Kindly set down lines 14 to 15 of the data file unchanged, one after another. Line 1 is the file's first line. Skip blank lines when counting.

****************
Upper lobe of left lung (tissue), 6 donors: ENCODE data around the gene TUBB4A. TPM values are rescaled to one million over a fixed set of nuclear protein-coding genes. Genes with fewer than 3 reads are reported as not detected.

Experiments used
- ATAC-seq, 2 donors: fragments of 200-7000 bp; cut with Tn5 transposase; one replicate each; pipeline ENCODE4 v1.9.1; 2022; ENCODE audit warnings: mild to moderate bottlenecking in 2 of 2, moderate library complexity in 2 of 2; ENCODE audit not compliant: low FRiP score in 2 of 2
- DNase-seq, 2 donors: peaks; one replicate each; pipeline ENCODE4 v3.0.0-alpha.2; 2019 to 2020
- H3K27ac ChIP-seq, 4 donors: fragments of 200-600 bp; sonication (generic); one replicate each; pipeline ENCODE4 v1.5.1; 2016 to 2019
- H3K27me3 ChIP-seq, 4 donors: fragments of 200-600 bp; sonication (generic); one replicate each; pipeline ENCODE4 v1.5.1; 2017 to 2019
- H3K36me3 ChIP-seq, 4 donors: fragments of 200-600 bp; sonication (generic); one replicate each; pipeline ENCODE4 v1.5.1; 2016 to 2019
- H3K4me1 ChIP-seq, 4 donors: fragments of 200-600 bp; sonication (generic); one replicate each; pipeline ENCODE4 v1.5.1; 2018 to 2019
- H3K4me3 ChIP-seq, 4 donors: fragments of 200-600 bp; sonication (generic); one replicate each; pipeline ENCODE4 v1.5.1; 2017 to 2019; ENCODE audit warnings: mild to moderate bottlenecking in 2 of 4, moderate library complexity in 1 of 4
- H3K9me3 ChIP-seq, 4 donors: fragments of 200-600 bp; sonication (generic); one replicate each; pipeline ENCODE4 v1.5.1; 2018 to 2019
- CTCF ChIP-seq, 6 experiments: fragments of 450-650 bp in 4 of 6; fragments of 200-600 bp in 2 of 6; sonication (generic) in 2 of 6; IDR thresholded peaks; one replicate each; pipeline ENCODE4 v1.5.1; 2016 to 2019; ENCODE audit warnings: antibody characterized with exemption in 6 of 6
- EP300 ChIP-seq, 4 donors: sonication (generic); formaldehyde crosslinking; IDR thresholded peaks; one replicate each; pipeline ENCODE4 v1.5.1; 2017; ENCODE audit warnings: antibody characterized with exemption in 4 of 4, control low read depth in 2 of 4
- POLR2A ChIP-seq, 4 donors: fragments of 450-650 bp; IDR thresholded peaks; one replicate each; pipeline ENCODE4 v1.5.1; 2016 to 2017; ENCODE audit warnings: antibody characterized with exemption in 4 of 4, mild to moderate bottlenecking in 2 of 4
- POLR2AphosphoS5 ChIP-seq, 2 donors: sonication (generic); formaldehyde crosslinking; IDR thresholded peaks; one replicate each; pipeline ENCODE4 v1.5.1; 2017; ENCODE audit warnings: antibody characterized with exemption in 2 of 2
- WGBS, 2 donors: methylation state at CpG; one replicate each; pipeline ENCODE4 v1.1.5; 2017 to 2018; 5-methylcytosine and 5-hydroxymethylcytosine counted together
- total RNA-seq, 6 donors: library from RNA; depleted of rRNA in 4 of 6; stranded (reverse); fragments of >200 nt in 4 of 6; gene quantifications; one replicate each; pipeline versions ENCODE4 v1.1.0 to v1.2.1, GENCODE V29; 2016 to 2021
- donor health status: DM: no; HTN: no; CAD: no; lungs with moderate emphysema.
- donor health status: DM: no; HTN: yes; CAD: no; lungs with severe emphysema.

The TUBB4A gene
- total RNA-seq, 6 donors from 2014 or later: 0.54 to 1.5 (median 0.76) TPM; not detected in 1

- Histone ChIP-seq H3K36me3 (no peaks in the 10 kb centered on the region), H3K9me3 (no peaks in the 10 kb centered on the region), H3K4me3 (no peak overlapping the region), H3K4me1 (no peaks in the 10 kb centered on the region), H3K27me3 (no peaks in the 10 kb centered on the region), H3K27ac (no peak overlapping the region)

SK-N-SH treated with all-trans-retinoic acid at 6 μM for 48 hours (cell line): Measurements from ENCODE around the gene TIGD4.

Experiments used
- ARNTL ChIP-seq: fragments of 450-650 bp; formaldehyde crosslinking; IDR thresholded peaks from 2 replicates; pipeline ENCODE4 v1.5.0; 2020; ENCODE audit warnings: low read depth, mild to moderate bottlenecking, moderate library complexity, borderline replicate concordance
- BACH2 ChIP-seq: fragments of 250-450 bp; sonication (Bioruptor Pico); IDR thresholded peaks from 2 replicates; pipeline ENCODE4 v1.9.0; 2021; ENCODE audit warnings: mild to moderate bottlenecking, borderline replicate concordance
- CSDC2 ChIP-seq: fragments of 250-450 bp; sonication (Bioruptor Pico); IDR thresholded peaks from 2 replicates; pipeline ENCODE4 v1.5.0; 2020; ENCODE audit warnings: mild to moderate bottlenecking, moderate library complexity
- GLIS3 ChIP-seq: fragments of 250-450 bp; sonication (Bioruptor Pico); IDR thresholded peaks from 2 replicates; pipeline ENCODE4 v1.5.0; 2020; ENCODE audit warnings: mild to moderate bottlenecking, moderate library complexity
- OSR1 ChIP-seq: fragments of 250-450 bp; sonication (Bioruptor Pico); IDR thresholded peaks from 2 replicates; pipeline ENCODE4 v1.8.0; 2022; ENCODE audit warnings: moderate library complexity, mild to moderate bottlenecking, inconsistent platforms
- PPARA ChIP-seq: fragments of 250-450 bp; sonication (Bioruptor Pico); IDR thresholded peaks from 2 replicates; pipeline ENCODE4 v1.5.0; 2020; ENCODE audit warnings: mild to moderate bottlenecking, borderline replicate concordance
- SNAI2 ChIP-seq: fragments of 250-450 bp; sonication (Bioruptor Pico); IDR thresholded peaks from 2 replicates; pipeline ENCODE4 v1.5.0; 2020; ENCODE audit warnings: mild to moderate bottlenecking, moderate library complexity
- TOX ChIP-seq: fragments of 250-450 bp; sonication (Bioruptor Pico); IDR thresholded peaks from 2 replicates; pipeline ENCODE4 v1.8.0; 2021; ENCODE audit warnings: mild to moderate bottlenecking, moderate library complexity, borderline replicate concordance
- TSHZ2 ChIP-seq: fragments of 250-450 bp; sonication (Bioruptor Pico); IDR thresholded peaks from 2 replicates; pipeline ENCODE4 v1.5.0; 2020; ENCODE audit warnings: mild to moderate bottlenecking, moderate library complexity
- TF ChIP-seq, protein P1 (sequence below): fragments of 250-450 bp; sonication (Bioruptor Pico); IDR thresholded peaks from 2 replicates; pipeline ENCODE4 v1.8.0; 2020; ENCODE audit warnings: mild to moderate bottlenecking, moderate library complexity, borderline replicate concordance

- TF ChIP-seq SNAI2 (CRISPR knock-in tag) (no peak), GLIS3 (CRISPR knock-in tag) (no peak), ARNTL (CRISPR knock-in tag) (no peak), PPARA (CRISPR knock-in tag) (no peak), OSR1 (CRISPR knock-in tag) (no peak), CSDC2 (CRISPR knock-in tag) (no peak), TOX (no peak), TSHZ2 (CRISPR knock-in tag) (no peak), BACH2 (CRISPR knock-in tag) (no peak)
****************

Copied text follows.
- POLR2AphosphoS5 ChIP-seq, 2 donors: sonication (generic); formaldehyde crosslinking; IDR thresholded peaks; one replicate each; pipeline ENCODE4 v1.5.1; 2017; ENCODE audit warnings: antibody characterized with exemption in 2 of 2
- WGBS, 2 donors: methylation state at CpG; one replicate each; pipeline ENCODE4 v1.1.5; 2017 to 2018; 5-methylcytosine and 5-hydroxymethylcytosine counted together